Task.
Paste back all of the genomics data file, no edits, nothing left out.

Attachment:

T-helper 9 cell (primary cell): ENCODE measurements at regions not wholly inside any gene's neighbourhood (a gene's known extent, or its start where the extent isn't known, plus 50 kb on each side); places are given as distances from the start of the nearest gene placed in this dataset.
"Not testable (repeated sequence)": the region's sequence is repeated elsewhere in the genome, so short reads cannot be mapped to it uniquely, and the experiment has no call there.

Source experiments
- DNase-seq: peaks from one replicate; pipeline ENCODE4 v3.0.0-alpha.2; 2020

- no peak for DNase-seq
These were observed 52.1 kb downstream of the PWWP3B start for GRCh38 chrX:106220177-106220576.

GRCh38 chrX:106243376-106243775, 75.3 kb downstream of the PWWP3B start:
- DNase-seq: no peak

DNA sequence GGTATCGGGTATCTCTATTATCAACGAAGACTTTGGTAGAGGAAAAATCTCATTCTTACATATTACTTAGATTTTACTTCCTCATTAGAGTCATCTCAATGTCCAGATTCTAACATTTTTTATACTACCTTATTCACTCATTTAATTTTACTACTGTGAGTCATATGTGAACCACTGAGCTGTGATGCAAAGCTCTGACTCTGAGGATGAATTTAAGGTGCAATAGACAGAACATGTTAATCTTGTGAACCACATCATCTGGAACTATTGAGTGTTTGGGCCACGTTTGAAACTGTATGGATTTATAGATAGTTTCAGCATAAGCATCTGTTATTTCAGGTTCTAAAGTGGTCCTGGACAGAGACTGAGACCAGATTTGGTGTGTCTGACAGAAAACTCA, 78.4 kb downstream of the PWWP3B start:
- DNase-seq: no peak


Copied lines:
T-helper 9 cell (primary cell): ENCODE measurements at regions not wholly inside any gene's neighbourhood (a gene's known extent, or its start where the extent isn't known, plus 50 kb on each side); places are given as distances from the start of the nearest gene placed in this dataset.
"Not testable (repeated sequence)": the region's sequence is repeated elsewhere in the genome, so short reads cannot be mapped to it uniquely, and the experiment has no call there.

Source experiments
- DNase-seq: peaks from one replicate; pipeline ENCODE4 v3.0.0-alpha.2; 2020

- no peak for DNase-seq
These were observed 52.1 kb downstream of the PWWP3B start for GRCh38 chrX:106220177-106220576.

GRCh38 chrX:106243376-106243775, 75.3 kb downstream of the PWWP3B start:
- DNase-seq: no peak

DNA sequence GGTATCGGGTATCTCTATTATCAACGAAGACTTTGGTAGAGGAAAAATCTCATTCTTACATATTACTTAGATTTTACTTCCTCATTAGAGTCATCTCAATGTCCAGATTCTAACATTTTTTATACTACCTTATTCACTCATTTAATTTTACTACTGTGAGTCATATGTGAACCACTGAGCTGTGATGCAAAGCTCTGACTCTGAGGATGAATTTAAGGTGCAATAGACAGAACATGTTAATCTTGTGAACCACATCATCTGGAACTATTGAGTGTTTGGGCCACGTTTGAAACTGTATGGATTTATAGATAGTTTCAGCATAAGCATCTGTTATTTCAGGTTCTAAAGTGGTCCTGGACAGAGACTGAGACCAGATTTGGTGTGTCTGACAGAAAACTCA, 78.4 kb downstream of the PWWP3B start:
- DNase-seq: no peak